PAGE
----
Bacteria – Good and Bad

19th May 2017·Hints & Tips

Bacteria can multiply quickly, given the right conditions and their effects on the health of the body can be either a good or bad thing.

Yoghurt contains healthy bacteria that can benefit your digestive system, but conversely if you allow chilled food to get warm before eating, for example in a picnic scenario, the dangers to your health can rise exponentially as bacteria can multiply at a rapid rate and cause illness when you eat the food.

In certain conditions bacteria can multiply every 20 to 30 minutes, so it is important to practice proper food preparation and cooking techniques to prevent people from falling ill.

Bacterial Growth

Each bacterium contains the genetic information to enable it to create a new, identical bacterium. Recent research reveals that bacterium can double every 20 to 30 minutes which means that from a single bacterium cell, millions can be created within a few hours. And that’s not the worst of it; while food may contain millions of bacterium cells, as few as 10 E.coli bacteria can make you ill, so it is very important to maintain the highest standards of hygiene, both personal and preparation areas to avoid the spread of these cells.

Because bacteria are microscopic, it is extremely difficult to detect and with an estimated one million bacteria fitting inside one square inch, including some fairly health-threatening organisms such as salmonella enteritidis, staphylococcus aureus, clostridium botulinum and listeria monocytogenes. And these bacteria can grow rapidly. If a piece of food has 1,000 bacteria on it, given the right conditions, they could number more than 32 million five hours later.

By minimising these conditions, you can prevent bacterial growth that could lead to illness. For example, temperature is critical – the hotter an environment, the more likely the bacteria are to grow.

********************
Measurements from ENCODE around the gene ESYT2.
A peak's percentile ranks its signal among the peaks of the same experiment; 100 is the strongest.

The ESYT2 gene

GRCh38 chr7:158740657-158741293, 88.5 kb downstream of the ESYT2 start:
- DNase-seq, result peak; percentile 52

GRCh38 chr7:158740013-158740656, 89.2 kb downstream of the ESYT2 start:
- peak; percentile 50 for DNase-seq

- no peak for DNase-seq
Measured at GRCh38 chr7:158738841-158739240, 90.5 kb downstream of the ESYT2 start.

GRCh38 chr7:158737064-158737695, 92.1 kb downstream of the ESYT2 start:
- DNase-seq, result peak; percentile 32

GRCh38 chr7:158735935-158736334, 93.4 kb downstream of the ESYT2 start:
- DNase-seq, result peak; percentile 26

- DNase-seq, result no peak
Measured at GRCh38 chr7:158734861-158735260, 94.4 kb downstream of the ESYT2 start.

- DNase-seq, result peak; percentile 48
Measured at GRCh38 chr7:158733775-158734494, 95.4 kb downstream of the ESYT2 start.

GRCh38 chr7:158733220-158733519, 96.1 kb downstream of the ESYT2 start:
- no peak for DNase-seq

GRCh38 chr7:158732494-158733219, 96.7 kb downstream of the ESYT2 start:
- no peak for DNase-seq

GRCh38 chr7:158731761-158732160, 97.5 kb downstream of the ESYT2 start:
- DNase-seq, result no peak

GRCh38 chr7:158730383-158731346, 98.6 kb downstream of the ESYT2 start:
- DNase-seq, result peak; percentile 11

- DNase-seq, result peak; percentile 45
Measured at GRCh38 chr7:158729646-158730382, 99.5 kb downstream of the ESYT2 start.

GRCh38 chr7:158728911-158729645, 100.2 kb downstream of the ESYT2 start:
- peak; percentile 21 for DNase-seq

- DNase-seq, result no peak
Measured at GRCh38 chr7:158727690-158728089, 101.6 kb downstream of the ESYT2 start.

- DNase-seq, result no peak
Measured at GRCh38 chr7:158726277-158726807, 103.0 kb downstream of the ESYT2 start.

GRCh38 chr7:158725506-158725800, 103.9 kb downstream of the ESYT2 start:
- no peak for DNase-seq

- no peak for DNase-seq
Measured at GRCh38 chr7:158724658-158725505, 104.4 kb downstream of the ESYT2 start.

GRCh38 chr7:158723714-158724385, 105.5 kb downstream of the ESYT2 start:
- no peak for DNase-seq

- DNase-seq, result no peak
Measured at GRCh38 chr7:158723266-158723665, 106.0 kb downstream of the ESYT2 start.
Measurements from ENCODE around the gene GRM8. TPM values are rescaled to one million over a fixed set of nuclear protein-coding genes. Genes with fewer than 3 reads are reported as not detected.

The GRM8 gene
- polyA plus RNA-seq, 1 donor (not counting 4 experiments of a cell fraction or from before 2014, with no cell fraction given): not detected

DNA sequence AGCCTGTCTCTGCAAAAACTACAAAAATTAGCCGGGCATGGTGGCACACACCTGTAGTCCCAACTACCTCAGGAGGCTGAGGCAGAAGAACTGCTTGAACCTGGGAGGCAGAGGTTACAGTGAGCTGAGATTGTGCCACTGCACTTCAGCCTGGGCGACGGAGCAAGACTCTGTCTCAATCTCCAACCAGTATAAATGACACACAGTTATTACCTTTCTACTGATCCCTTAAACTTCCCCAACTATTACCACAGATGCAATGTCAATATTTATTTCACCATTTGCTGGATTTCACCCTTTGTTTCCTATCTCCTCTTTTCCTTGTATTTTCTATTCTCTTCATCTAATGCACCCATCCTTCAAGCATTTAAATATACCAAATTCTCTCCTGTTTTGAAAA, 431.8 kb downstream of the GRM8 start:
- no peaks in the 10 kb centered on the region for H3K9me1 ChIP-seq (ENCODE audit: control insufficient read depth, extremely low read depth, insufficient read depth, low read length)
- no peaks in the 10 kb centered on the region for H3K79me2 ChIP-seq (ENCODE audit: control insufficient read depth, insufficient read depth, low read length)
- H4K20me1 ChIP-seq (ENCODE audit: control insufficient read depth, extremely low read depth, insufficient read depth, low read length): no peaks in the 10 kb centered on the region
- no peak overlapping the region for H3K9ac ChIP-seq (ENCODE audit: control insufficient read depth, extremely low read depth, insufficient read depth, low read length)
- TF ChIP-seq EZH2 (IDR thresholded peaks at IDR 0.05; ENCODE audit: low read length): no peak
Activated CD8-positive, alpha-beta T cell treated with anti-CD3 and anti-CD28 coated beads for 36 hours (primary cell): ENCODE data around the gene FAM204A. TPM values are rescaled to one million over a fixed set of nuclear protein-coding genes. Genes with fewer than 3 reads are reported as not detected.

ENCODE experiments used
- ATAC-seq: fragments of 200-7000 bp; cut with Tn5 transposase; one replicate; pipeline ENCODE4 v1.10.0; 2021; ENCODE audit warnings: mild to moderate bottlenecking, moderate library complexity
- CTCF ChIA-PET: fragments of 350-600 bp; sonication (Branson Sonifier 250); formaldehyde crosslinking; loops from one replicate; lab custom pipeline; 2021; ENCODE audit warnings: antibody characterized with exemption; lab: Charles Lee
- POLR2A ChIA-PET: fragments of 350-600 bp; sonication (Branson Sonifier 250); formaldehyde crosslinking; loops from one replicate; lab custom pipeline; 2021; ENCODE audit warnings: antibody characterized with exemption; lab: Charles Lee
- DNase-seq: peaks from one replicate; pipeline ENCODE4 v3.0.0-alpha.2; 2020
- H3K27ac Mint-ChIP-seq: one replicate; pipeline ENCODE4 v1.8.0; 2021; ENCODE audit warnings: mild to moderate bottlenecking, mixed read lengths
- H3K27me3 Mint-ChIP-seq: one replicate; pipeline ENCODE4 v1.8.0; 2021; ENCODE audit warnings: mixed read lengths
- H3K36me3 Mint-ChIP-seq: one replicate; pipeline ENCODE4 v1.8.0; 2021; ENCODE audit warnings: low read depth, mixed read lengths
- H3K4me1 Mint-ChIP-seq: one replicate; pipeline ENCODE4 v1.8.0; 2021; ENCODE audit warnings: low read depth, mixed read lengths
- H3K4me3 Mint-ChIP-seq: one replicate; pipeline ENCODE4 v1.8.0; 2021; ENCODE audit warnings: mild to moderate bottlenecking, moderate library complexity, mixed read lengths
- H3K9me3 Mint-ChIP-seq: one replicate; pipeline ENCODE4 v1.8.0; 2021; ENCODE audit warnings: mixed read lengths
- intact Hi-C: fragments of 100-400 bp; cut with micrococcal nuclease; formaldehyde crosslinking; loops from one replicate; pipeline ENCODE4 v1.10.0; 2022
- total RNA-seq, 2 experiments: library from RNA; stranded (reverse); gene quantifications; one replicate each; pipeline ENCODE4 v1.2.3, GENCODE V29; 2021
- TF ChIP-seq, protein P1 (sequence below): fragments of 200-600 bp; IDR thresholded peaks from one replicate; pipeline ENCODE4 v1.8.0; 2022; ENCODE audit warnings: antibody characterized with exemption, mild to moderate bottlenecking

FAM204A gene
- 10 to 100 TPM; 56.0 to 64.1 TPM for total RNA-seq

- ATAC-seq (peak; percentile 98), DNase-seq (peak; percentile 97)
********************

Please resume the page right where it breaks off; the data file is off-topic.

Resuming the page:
Bacteria love to eat protein, which means foods such as meat, poultry, eggs, dairy products and seafood can be ideal breeding grounds for bacteria. Moisture also breeds bacteria with  dry foods being less likely to foster bacterial growth than foods that are ‘wetter’.

Top Tips

To keep bacteria from multiplying quickly, it’s important to keep food in a controlled temperature safe zone such as in the refrigerator or the freezer. When you cook food, do so thoroughly, bringing bacteria to a high temperature, thus killing them. That’s why the current trend of ‘pink’ hamburgers is so inherently dangerous; while properly stored and prepared ingredients for the burgers will render them fairly safe to eat, any breakdown in the hygiene chain could lead to some fairly nasty consequences.

It is important to store foods in a chilled state before eating – there are some literally killer buffets out there!

But one of the most critical and most impactful measures in bacteria control is the personal hygiene of the food preparer. Keeping your hands well washed and cooking surfaces spotlessly clean will reduce the likelihood that bacteria will be transmitted. Keeping raw and cooked foods separate is important too.

Maintaining high standards of hygiene in a commercial establishment is not just common sense, it’s a legal requirement, and the team at NWR Hygiene offers a whole package of measures and interventions to help maintain the highest levels of hygiene in your business, all delivered with professional efficiency.

Call us – you will be glad you did.

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